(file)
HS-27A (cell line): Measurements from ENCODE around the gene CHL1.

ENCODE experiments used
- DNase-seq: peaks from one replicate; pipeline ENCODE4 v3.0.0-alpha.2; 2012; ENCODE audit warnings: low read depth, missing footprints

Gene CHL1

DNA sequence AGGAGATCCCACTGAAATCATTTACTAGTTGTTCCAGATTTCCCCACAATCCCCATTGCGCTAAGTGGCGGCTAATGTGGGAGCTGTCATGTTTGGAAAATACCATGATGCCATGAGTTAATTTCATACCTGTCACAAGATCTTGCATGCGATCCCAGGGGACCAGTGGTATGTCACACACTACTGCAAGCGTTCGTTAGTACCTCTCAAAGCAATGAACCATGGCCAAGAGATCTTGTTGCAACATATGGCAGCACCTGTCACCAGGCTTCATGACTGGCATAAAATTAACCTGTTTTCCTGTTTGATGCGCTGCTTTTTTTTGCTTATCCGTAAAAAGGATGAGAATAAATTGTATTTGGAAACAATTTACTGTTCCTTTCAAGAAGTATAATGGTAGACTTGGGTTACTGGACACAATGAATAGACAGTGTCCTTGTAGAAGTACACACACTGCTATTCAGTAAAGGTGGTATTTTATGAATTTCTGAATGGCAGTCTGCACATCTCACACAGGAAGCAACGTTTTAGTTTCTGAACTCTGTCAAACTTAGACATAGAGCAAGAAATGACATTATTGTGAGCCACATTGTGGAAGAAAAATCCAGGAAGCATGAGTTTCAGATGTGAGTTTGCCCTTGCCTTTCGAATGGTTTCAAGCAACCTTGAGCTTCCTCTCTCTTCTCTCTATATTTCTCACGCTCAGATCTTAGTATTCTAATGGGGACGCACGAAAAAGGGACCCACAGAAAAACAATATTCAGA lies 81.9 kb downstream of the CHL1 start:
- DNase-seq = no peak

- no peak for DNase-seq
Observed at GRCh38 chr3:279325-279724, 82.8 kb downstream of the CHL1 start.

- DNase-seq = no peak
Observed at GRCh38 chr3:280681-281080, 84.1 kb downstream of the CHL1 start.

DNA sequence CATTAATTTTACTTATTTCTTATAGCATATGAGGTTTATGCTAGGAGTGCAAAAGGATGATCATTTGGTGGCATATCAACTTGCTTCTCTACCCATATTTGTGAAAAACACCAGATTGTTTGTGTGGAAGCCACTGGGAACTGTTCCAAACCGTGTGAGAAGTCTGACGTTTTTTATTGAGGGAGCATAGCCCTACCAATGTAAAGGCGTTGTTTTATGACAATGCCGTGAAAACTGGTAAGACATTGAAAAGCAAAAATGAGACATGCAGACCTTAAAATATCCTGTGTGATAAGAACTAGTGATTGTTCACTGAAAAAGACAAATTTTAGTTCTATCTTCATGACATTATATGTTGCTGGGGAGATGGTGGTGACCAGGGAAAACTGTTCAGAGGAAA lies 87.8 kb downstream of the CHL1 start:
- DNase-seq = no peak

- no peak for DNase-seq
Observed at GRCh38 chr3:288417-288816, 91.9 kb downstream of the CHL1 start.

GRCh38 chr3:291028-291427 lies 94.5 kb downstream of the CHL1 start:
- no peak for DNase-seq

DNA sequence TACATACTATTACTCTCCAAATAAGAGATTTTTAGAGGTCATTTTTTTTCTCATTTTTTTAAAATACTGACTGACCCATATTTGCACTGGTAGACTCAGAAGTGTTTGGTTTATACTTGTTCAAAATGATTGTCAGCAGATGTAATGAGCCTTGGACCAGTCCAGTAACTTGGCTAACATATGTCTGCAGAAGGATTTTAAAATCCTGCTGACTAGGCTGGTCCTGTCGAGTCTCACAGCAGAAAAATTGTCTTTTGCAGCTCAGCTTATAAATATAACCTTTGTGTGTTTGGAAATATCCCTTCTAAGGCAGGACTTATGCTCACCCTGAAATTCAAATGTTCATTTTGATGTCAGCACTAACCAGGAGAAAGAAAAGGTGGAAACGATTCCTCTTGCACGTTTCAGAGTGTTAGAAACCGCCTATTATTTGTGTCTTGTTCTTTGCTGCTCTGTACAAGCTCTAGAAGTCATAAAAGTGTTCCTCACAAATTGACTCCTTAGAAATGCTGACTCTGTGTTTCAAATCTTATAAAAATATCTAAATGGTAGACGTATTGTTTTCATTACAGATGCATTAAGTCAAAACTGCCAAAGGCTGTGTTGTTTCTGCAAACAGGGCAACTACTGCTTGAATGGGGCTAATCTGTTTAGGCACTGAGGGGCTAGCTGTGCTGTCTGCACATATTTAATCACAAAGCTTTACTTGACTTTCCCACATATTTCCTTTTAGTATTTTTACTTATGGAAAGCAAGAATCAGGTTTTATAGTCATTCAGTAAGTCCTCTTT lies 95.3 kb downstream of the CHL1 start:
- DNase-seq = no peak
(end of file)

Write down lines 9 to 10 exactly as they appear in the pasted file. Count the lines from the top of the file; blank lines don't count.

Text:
- DNase-seq = no peak
Observed at GRCh38 chr3:280681-281080, 84.1 kb downstream of the CHL1 start.